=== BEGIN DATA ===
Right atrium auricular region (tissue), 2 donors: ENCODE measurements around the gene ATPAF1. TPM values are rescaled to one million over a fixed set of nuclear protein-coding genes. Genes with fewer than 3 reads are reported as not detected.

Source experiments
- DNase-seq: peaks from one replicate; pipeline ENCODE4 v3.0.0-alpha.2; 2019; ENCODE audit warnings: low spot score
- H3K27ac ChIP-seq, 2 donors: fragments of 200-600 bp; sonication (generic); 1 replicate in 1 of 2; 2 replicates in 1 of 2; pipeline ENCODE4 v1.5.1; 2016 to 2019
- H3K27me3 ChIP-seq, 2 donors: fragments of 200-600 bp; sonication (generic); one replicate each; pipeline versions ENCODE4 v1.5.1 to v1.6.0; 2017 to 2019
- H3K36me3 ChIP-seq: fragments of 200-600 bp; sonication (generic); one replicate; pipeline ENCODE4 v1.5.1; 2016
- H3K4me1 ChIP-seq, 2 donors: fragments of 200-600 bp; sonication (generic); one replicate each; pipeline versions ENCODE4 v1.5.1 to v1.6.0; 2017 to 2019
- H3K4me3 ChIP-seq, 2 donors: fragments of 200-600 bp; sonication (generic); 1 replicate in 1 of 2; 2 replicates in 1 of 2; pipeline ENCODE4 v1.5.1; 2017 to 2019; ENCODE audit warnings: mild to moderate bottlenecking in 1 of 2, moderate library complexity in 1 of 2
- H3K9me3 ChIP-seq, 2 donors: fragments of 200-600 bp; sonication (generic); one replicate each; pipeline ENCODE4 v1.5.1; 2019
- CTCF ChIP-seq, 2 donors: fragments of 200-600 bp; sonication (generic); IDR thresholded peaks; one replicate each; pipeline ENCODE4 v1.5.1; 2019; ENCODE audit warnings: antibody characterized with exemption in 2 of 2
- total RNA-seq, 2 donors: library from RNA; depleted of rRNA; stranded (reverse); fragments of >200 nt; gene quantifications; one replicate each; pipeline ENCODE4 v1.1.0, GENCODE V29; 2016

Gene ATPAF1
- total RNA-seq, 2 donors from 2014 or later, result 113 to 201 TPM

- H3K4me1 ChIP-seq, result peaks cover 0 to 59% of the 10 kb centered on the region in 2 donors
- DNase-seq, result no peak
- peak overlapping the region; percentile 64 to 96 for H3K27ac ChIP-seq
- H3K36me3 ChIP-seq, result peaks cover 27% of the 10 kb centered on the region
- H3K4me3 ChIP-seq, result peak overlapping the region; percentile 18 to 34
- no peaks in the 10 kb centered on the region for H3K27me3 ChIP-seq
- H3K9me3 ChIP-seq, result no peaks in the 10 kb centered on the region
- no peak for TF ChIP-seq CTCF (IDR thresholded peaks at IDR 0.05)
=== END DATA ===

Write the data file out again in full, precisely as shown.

Right atrium auricular region (tissue), 2 donors: ENCODE measurements around the gene ATPAF1. TPM values are rescaled to one million over a fixed set of nuclear protein-coding genes. Genes with fewer than 3 reads are reported as not detected.

Source experiments
- DNase-seq: peaks from one replicate; pipeline ENCODE4 v3.0.0-alpha.2; 2019; ENCODE audit warnings: low spot score
- H3K27ac ChIP-seq, 2 donors: fragments of 200-600 bp; sonication (generic); 1 replicate in 1 of 2; 2 replicates in 1 of 2; pipeline ENCODE4 v1.5.1; 2016 to 2019
- H3K27me3 ChIP-seq, 2 donors: fragments of 200-600 bp; sonication (generic); one replicate each; pipeline versions ENCODE4 v1.5.1 to v1.6.0; 2017 to 2019
- H3K36me3 ChIP-seq: fragments of 200-600 bp; sonication (generic); one replicate; pipeline ENCODE4 v1.5.1; 2016
- H3K4me1 ChIP-seq, 2 donors: fragments of 200-600 bp; sonication (generic); one replicate each; pipeline versions ENCODE4 v1.5.1 to v1.6.0; 2017 to 2019
- H3K4me3 ChIP-seq, 2 donors: fragments of 200-600 bp; sonication (generic); 1 replicate in 1 of 2; 2 replicates in 1 of 2; pipeline ENCODE4 v1.5.1; 2017 to 2019; ENCODE audit warnings: mild to moderate bottlenecking in 1 of 2, moderate library complexity in 1 of 2
- H3K9me3 ChIP-seq, 2 donors: fragments of 200-600 bp; sonication (generic); one replicate each; pipeline ENCODE4 v1.5.1; 2019
- CTCF ChIP-seq, 2 donors: fragments of 200-600 bp; sonication (generic); IDR thresholded peaks; one replicate each; pipeline ENCODE4 v1.5.1; 2019; ENCODE audit warnings: antibody characterized with exemption in 2 of 2
- total RNA-seq, 2 donors: library from RNA; depleted of rRNA; stranded (reverse); fragments of >200 nt; gene quantifications; one replicate each; pipeline ENCODE4 v1.1.0, GENCODE V29; 2016

Gene ATPAF1
- total RNA-seq, 2 donors from 2014 or later, result 113 to 201 TPM

- H3K4me1 ChIP-seq, result peaks cover 0 to 59% of the 10 kb centered on the region in 2 donors
- DNase-seq, result no peak
- peak overlapping the region; percentile 64 to 96 for H3K27ac ChIP-seq
- H3K36me3 ChIP-seq, result peaks cover 27% of the 10 kb centered on the region
- H3K4me3 ChIP-seq, result peak overlapping the region; percentile 18 to 34
- no peaks in the 10 kb centered on the region for H3K27me3 ChIP-seq
- H3K9me3 ChIP-seq, result no peaks in the 10 kb centered on the region
- no peak for TF ChIP-seq CTCF (IDR thresholded peaks at IDR 0.05)